Macroeconomic Advisers now sees GDP expanding at a 2.8% pace in the fourth quarter. This would translate into 2.6% growth for the full year, based on the change from the fourth quarter a year earlier. The Fed’s projections call for full-year growth of just 2.3% to 2.4%.

The Commerce Department also reported that its gauge of consumer prices fell 0.2%, pressured by falling gasoline costs. Prices excluding food and energy, the core measure the Fed watches closest, were flat, putting them up just 1.4% from a year earlier. That contrasts with Fed projections for core prices to rise 1.5% to 1.6% in the fourth quarter from a year ago.

The Fed’s forecasts for next year could be wrong as well, and wrong in the same direction.

Fed policy makers’ projections are centered on an expectation that GDP will expand 2.8% in the fourth quarter next year from this year’s fourth quarter, or just a smidgen faster than this year. Yet lower gasoline prices are providing a powerful boost to consumer spending that will carry over into next year. At the same time, the healthier job market is providing people with further impetus to spend more and the means to do it. So faster growth may be in the cards.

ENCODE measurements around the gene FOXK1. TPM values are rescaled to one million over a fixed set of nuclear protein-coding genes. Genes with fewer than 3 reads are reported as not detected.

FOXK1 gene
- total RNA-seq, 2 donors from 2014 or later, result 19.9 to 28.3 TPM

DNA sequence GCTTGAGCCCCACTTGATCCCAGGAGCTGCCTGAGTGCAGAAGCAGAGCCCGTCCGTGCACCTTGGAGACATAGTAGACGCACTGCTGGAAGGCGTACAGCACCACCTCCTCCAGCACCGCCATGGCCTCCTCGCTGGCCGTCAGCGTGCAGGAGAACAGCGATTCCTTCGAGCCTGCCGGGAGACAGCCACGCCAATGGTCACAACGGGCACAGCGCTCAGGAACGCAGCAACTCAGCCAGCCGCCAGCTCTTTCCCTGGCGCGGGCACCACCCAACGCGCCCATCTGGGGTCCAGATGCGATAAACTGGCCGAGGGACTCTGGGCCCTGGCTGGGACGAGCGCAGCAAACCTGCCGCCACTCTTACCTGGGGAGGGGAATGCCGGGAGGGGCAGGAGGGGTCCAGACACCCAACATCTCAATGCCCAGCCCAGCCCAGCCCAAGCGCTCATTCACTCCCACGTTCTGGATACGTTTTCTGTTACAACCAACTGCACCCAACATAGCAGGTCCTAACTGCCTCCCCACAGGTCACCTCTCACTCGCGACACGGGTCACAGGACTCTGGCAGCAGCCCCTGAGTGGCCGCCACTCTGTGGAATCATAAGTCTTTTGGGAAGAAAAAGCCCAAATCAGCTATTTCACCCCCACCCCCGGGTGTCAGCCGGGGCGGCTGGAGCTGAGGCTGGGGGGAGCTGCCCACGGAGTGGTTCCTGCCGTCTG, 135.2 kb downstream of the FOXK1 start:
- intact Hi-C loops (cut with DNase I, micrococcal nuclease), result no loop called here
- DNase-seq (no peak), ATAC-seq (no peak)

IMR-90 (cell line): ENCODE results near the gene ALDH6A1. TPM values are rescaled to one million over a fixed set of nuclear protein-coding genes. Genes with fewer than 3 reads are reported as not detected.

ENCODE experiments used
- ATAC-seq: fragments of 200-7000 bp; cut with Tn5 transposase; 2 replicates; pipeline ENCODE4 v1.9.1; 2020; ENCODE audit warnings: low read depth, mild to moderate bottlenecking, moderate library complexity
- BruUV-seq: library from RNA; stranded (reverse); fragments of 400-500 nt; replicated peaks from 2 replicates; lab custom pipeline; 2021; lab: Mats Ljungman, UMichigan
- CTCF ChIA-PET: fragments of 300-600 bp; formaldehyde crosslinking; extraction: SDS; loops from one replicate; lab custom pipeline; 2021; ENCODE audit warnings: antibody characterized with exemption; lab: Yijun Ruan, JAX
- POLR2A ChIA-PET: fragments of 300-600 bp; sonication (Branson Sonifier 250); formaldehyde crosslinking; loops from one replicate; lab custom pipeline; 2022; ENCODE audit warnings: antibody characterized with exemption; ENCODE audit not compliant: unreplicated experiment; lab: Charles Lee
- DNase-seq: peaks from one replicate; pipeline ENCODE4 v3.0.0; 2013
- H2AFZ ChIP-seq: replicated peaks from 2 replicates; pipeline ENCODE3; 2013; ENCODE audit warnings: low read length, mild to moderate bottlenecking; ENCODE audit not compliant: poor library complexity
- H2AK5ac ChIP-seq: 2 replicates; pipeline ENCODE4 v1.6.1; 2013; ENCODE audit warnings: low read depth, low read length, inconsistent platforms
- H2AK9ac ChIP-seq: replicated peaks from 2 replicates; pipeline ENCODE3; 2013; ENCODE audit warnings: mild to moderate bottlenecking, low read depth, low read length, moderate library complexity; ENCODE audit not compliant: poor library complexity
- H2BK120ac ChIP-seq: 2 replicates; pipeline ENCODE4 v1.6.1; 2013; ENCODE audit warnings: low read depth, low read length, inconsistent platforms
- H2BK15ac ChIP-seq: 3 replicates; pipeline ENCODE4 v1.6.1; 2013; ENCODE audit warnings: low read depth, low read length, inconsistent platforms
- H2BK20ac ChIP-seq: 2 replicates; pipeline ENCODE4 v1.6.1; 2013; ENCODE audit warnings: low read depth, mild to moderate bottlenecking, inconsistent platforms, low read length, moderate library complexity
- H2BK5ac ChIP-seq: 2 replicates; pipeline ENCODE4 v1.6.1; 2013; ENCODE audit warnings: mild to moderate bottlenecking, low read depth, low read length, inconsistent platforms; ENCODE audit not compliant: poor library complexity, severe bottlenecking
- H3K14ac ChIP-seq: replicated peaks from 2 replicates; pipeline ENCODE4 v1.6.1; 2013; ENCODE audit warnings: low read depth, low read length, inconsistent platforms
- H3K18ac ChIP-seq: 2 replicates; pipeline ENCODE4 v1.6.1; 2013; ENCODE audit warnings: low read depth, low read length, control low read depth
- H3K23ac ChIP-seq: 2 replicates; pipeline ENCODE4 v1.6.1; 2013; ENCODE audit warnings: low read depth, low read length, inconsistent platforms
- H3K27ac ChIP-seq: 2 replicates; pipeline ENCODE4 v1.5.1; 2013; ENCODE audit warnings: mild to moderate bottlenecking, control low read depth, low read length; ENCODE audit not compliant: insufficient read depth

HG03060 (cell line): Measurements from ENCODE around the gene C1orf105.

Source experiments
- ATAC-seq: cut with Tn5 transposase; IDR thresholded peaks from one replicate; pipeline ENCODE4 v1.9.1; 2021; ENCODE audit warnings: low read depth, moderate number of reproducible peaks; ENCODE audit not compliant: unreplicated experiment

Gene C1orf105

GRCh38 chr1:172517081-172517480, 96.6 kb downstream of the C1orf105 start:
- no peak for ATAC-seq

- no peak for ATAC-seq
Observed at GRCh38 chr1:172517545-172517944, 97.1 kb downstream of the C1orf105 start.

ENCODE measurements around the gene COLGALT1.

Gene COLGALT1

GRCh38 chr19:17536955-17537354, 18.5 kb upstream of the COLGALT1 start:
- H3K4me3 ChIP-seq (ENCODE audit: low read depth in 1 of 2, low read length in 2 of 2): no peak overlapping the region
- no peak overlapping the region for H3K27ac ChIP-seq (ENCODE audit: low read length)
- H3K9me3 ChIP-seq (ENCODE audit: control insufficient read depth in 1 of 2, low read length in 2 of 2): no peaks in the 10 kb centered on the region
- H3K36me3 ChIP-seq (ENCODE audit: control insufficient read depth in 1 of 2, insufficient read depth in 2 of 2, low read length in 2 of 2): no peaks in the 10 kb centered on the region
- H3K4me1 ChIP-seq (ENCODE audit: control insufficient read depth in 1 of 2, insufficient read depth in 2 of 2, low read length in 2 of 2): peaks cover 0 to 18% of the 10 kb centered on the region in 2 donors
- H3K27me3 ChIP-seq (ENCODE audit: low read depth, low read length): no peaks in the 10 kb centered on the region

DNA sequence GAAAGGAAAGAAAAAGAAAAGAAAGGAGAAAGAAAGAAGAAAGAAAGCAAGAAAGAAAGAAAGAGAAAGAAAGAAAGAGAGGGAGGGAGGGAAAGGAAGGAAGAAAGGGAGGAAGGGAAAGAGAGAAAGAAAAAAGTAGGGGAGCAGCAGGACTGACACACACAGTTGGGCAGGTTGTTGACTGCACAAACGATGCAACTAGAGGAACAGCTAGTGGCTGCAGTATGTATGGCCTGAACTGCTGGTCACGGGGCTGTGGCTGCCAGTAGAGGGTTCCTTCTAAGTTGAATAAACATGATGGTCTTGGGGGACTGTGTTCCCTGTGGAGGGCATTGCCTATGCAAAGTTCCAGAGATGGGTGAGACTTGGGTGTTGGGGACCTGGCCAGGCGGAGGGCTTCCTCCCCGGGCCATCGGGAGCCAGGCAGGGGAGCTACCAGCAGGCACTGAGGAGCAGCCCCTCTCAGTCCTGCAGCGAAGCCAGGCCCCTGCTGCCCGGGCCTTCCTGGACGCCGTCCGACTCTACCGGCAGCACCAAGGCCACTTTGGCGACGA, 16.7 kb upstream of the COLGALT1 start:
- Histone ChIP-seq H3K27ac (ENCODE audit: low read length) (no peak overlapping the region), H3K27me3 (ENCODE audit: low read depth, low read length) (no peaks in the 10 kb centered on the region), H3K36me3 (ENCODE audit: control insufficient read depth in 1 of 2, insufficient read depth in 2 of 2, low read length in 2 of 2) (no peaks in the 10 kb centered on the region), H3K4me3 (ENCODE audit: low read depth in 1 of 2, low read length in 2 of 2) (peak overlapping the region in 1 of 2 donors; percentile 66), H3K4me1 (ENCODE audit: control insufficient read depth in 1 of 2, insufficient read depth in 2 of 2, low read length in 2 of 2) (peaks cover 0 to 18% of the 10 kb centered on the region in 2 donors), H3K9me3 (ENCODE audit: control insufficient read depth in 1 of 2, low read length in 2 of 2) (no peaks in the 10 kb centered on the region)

Meanwhile, the drop in energy prices will to some extent filter into prices for other items, and that will help cool inflation. So, too, will the lower import prices that are coming via the dollar’s strength. Fed policy makers’ forecast for core prices to increase 1.5% to 1.8%, while still low, risks not being low enough.

But if the Fed’s projections are wrong, what will it do about it? It wants to get around to “normalizing” rates—that is, raising them toward the 3.75% it thinks are right for a fully functioning U.S. economy—and faster growth should give it cover to do that. So long as low inflation persists, though, it will be hard to do so quickly, if at all.

This counts as a good problem for the Fed. But it still counts as a problem, one that both it and investors will have to figure out.


The Geopolitics of U.S.-Cuba Relations

By George Friedman

December 23, 2014 | 09:00 GMT


Last week, U.S. President Barack Obama and Cuban President Raul Castro agreed to an exchange of prisoners being held on espionage charges. In addition, Washington and Havana agreed to hold discussions with the goal of establishing diplomatic relations between the two countries. No agreement was reached on ending the U.S. embargo on Cuba, a step that requires congressional approval.